Pain at the Pump Continues for a Second Day
Line on Route 23 stretches for more than a mile.
It was another stress-filled day at the pump in Wayne Thursday.
Drivers waited in line for hours to fill their gas tanks or buy gas for their generators.
“I’ve never seen it this bad,” said Melinda Cruz, a Pompton Plains resident who waited two and a half hours to get gas at the Cumberland Farms station on Hamburg Turnpike. The line Cruz waited in wrapped around the Preakness Shopping Center and up the Alps Road extension that connects with Berdan Avenue.
Drivers pushed the limits of their patience for the second consecutive day as hundreds of vehicles lined up at gas stations throughout Wayne.
“People aren’t going to be able to take much more of this,” said Nick Castalenos. “Someone is going to lose it one of these days and then we’re really going to have a problem.”
Police throughout North Jersey and Wayne have broken up fights and shouting matches between drivers. Some Wayne stations limited people to $30 worth of gas to stretch ther supply.
Finding a station that was open proved to be a challenge.
The Shell station on Riverview Drive was closed in the morning and early afternoon but opened in the afternoon. The Sunoco gas station at the intersection of Black Oak Ridge and Alps Roads was closed for at least part of the day. Vehicles waited for more than two hours to get to the pump at that station Wednesday.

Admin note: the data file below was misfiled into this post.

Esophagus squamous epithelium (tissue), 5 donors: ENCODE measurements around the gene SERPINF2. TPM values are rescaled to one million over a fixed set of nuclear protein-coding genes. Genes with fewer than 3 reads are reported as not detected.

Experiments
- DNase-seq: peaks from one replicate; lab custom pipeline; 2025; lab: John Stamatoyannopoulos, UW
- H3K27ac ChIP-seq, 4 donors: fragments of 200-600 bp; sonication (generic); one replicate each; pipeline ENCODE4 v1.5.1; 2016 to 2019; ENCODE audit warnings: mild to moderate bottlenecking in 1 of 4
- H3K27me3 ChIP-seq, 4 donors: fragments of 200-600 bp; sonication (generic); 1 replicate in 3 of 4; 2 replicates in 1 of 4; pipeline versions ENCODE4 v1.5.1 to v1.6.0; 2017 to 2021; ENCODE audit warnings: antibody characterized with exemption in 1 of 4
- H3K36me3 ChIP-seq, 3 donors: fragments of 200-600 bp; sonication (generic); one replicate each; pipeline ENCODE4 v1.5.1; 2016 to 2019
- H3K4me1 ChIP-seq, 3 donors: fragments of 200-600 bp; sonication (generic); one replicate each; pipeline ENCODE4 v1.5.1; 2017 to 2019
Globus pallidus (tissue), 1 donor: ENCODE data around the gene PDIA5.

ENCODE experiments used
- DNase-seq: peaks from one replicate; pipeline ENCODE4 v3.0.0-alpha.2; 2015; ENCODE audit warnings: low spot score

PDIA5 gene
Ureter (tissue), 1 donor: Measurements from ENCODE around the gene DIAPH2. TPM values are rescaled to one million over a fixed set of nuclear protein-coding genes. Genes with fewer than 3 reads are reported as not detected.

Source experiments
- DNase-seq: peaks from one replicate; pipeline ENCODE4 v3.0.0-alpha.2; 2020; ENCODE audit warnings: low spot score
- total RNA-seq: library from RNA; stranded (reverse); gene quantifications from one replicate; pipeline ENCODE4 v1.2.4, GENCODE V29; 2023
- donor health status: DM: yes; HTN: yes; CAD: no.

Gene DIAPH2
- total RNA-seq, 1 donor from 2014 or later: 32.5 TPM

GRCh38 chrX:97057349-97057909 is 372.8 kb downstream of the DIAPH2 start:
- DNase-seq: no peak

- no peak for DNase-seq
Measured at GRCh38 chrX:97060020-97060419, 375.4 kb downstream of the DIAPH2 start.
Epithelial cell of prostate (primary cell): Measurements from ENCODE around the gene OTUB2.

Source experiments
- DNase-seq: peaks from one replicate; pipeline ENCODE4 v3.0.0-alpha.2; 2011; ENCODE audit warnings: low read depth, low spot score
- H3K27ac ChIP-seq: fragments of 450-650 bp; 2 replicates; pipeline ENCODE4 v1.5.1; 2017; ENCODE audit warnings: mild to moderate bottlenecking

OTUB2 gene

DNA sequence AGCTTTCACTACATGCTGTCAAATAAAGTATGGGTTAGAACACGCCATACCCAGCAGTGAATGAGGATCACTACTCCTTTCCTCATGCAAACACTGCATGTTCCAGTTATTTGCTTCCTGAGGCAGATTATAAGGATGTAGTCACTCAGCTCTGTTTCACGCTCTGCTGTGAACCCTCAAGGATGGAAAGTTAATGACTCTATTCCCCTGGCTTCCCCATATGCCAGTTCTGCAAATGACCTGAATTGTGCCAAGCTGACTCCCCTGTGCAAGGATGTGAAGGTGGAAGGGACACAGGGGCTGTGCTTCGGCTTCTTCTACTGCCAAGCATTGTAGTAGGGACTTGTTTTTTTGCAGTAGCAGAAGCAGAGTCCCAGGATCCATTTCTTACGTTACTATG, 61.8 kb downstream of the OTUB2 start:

The Exxon stations on Route 23 were open for part of the day.
The Exxon stations at the intersection of Alps Road and Hamburg Turnpike and on Valley Road and Preakness Avenue have been closed.
Vehicles stretched for more than a mile on Route 23 North trying to get into the Valero station near the 23 Plaza. Police directed traffic at the location.
Governor Christie Wednesday waved the requirements that affect stations from buying fuel from out-of-state suppliers Wednesday in an attempt to boost supplies.
The waiver will be in place until Nov. 7. It was made necessary by the shutdown of pipelines and refineries in the wake of Hurricane Sandy.
“Something has to be done,” said Rick Romero as he waited to buy gas for his generator. “We can’t continue to function like this much longer. We got through Irene last year but this is totally different.”